In 2011 Mr. Zapata earned his Veteran's Sustainable Agriculture Training (VSAT) certification. Certified as an Agricultural Irrigation Specialist, he also has his Food Manager Handler’s license and is experienced in the areas of integrated pest management and small business administration. He has also earned certifications as a Master Gardner and Master Composter. F2F volunteer, Herbe Zapata shares with us a personal narrative of the first week of his June 2013 trip to Dominican Republic.

Herb Zapata leading a session with producers in El Cercado
I arrived in the Dominican Republic on June 15 and was driven out to El Cercado in San Juan de la Maguana. I went to La Hermita where I conducted a composting and vermiculture lesson and built a shadehouse. I also built a pen on the ground to keep the worms in with cow manure, explaining the importance of a three layer bin and how to keep areas separate on the second level with food and paper. Sunday I traveled to the villages Los Tablones de Batista and Derrumbadero, where I assessed the open field irrigation systems. One issue I encountered was a pig living on the the hill on top of the spring where the community gets its water for crops. I advised them that this was unsanitary because it leeches downstream through the soil. Hopefully they can address this problem with the owner and mediate the situation. Monday and Tuesday I visited the villages of Pinal Grande, Boca del Humo, and La Rancha, assisting horticulturalists with their greenhouses, shadehouses, and worm hoop houses. I was pleased to see that Pinal Grande had lots of worms in their manure pile, keeping them sufficiently moist, as previously advised. I was asked to do a symposium the next three days for farmers from all the nearby villages: Wednesday on compost and vermiculture; Thursday on integrated pest management; and Friday on organization financial structure. I worked with the community providing technical assistance, practical hands-on experience, and sharing my knowledge of how to sell directly to customers, through farmers' markets and CSAs.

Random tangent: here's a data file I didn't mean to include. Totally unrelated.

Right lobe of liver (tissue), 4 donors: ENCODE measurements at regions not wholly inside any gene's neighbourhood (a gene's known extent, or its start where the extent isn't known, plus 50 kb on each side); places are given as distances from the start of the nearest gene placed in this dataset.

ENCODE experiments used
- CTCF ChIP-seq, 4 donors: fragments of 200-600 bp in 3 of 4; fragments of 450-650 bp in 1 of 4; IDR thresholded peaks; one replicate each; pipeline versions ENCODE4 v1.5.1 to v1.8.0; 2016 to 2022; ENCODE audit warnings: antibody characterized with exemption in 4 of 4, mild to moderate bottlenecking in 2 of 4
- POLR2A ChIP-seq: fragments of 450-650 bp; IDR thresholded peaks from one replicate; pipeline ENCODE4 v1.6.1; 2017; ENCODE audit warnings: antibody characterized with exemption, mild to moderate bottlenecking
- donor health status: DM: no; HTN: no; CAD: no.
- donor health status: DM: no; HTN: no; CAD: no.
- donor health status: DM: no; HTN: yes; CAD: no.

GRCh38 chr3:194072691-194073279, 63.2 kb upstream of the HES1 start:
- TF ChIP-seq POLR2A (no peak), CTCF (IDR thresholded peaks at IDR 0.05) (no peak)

I must say my experience has been warm and heartfelt. I’ll always think of the people in these remote villages and their need for a just and leveled system across the board. This bi-national island is like the rest of the world, they have borders by land or sea, and immigrants trying to cope with a global economy.